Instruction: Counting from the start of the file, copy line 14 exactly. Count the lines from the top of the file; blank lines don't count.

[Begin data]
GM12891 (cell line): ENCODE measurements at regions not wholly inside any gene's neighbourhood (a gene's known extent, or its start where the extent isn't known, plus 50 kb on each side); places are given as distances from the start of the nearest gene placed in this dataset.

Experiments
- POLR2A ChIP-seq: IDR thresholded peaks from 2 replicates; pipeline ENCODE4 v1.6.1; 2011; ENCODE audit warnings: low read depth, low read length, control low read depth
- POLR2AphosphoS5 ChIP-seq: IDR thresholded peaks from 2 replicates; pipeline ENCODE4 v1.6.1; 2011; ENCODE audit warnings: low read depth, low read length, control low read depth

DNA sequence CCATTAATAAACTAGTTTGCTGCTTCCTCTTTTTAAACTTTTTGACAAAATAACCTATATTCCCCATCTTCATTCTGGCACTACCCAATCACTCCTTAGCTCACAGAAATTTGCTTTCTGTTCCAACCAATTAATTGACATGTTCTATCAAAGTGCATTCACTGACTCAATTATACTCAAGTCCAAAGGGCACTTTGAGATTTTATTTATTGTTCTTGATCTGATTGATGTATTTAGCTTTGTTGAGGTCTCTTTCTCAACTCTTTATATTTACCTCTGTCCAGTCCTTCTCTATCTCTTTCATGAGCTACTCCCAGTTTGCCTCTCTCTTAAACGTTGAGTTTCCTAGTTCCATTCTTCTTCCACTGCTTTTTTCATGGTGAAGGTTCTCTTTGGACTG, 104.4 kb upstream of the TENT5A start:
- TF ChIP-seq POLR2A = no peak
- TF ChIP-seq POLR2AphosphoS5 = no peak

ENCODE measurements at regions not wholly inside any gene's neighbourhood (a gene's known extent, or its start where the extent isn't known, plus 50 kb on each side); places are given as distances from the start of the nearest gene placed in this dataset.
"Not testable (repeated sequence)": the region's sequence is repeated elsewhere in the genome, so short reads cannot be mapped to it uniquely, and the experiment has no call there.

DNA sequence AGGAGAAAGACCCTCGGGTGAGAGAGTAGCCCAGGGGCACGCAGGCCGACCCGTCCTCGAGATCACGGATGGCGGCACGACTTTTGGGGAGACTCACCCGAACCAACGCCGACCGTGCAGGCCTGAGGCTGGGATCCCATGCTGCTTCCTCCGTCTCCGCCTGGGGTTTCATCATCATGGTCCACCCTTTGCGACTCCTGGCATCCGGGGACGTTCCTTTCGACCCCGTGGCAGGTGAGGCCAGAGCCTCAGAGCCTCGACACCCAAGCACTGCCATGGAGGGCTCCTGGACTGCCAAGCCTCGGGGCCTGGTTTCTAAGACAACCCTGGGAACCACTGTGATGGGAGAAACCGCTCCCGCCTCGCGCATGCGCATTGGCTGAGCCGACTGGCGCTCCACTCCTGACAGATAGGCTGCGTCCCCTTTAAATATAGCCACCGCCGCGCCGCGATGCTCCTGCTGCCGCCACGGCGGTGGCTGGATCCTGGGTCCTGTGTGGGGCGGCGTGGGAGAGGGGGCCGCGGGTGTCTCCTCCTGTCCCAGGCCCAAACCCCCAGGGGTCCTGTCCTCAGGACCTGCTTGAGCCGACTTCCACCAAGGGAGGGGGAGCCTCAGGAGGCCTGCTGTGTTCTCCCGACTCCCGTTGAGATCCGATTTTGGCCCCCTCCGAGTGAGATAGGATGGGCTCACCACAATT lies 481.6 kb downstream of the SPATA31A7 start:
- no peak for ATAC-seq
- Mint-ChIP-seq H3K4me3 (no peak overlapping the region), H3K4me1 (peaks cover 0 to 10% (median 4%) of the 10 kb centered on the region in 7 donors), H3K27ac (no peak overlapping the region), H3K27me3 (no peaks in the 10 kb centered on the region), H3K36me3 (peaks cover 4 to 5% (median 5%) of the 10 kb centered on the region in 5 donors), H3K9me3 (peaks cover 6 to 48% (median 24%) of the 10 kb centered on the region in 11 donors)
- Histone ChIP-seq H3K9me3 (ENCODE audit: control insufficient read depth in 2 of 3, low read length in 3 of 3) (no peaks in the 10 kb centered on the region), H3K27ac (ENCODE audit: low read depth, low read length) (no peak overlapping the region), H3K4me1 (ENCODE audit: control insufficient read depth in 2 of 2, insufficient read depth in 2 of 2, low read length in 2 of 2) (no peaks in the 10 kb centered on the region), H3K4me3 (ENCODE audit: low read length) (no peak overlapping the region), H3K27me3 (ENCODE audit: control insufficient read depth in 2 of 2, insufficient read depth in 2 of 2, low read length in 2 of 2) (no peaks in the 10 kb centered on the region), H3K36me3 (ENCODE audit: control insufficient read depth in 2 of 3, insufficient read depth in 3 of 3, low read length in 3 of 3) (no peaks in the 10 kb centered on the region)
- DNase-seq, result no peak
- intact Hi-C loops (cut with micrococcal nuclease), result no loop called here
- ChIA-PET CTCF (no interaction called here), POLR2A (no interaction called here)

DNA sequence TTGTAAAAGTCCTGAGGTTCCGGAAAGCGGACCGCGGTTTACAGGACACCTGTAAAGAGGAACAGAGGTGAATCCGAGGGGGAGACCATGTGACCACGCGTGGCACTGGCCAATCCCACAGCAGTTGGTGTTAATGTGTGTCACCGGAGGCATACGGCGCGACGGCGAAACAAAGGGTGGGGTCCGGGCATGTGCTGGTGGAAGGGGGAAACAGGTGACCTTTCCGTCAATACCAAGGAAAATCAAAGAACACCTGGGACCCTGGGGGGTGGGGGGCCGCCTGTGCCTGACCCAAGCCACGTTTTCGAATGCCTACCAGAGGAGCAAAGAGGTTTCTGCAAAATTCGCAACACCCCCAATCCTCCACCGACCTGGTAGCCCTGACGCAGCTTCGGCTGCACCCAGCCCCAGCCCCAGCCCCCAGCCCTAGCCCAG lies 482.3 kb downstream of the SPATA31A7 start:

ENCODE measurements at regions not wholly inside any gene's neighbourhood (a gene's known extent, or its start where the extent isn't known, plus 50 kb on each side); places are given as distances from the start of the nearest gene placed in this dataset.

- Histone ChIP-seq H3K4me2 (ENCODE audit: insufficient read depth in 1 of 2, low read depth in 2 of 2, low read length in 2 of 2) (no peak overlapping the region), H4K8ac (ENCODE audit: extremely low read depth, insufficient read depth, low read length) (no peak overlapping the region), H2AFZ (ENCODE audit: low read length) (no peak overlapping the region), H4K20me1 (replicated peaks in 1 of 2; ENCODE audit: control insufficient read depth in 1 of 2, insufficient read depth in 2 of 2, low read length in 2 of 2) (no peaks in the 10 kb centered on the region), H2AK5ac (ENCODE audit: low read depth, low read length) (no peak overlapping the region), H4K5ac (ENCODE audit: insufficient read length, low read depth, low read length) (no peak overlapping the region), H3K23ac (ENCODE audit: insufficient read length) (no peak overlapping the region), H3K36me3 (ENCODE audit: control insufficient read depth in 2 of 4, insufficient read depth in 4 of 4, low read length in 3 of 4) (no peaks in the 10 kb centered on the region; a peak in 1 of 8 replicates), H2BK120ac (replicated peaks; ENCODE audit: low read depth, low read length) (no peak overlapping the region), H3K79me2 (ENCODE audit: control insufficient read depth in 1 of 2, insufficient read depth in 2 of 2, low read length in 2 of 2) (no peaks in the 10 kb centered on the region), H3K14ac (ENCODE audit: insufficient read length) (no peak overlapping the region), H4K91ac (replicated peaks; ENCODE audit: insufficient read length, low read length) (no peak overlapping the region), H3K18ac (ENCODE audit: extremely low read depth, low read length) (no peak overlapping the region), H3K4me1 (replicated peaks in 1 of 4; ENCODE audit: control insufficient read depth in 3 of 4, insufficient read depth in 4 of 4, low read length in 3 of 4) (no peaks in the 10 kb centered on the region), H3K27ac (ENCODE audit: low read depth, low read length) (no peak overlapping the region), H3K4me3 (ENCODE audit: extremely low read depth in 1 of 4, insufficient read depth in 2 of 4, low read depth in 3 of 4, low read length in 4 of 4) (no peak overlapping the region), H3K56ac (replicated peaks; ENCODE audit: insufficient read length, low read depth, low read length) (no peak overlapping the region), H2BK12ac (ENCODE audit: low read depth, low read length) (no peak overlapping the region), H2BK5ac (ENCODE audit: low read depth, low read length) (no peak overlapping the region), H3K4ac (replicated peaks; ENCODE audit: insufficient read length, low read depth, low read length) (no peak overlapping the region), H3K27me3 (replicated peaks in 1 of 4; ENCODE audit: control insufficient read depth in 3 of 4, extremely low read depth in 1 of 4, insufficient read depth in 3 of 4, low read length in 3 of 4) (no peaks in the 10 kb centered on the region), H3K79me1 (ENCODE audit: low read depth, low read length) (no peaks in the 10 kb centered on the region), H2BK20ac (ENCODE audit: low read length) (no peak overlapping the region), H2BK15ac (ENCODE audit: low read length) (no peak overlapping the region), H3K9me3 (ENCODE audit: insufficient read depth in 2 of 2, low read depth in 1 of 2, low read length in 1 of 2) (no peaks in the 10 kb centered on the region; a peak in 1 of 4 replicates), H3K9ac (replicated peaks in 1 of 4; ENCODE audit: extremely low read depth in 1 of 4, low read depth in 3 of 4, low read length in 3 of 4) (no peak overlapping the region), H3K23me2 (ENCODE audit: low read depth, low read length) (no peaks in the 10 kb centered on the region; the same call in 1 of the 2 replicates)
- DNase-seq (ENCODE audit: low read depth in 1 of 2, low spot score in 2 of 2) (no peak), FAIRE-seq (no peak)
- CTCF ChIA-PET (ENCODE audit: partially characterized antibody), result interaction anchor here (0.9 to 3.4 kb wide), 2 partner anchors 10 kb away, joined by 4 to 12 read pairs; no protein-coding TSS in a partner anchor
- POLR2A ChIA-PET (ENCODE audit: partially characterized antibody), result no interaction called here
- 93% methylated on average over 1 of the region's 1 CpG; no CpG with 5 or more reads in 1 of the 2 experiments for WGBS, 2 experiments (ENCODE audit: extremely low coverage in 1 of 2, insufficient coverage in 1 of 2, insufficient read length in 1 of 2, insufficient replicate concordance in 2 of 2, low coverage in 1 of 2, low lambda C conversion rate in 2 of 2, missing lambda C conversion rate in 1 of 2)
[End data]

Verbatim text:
- DNase-seq, result no peak